“In less than a year, the album Teens of Denial made it to the top of countless best-of-2016 playlists, the band have been booked by high-profile mainstream TV shows such as The Tonight Show and the 24-year-old Toledo regularly faces huge crowds who roar his lyrics back at him in packed venues.”
–James Belfield in The Listener (New Zealand), Feb. 16, 2017
“Even without checking production credits, the imprint that Car Seat Headrest and lead singer Will Toledo has on Gold Connections is unmistakable.”
–Jared McNett in Paste Magazine, Feb. 13, 2017
“Gold Connections is something like the Silver Jews to Car Seat’s Pavement: rich and wandering, hazy and pensive with the sort of thoughtful lyrics and explosive choruses we’ve come to expect from a Toledo production.”
–Rob Arcand in Spin, Feb. 13, 2017
Review of “Drunk Drivers / Killer Whales”
–Erika Kooda in Atwood Magazine, Feb. 2, 2017
“It was certainly an experience we all needed.”
–Danielle Hansen on Howl & Echoes, Feb. 2, 2017
The mood was one of optimism and steely determination, as a diverse group of townspeople, civic organizations and faith communities united Monday to take part in Leesburg’s 25th annual march commemorating the life and work of the Rev. Martin Luther King Jr.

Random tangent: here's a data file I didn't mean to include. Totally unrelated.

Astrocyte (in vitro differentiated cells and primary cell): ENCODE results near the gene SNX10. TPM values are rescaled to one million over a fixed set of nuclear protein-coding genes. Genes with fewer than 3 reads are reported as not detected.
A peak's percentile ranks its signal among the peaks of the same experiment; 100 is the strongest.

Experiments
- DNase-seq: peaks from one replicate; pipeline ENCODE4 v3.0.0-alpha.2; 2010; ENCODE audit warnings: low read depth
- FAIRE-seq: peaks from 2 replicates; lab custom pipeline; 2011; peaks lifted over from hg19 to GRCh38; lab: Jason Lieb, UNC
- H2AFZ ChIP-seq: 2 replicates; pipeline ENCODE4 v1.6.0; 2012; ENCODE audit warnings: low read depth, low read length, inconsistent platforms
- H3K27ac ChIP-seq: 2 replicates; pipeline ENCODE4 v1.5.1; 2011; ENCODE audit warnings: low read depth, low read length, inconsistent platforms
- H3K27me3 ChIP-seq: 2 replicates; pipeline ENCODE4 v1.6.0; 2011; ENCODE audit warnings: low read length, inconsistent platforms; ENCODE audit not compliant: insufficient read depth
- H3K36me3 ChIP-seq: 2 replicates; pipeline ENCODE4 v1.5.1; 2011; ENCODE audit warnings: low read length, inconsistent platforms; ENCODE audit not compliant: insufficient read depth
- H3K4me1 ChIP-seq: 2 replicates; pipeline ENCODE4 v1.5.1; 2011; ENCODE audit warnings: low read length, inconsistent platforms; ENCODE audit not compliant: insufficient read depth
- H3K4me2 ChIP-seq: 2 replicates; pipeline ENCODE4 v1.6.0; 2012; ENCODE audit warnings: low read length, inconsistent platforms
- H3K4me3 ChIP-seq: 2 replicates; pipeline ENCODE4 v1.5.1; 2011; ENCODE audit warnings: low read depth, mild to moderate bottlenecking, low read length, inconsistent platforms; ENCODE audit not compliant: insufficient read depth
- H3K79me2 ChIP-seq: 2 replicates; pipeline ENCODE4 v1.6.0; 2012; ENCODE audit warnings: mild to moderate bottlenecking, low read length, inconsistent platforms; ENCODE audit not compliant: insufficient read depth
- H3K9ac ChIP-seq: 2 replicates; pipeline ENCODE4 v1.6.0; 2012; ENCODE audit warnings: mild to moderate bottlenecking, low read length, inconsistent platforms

Town officials estimated that 1,200 people marched through downtown Leesburg from the courthouse to the Douglass Community Center, some pushing strollers and others carrying flags, banners and signs highlighting excerpts from King’s speeches. Many of the marchers stayed at the community center after the march for a program of speeches, readings and musical performances honoring the vision of the civil rights leader.
Washington Post, Jan. 22, 2017
A plan for a banquet and events facility in the middle of horse country sparked an outcry from residents of western Loudoun County who attended a public hearing in Leesburg this month to voice their objections.
Nearly 30 people spoke against the proposed business at Catesby Farm, about five miles west of Middleburg, arguing that the noise and traffic it would generate would disturb neighboring farms and overwhelm the narrow roads in the area. Some said that the traffic would also disrupt nearby Willisville, a small village settled by freed slaves after the Civil War.
Washington Post, Oct. 23, 2016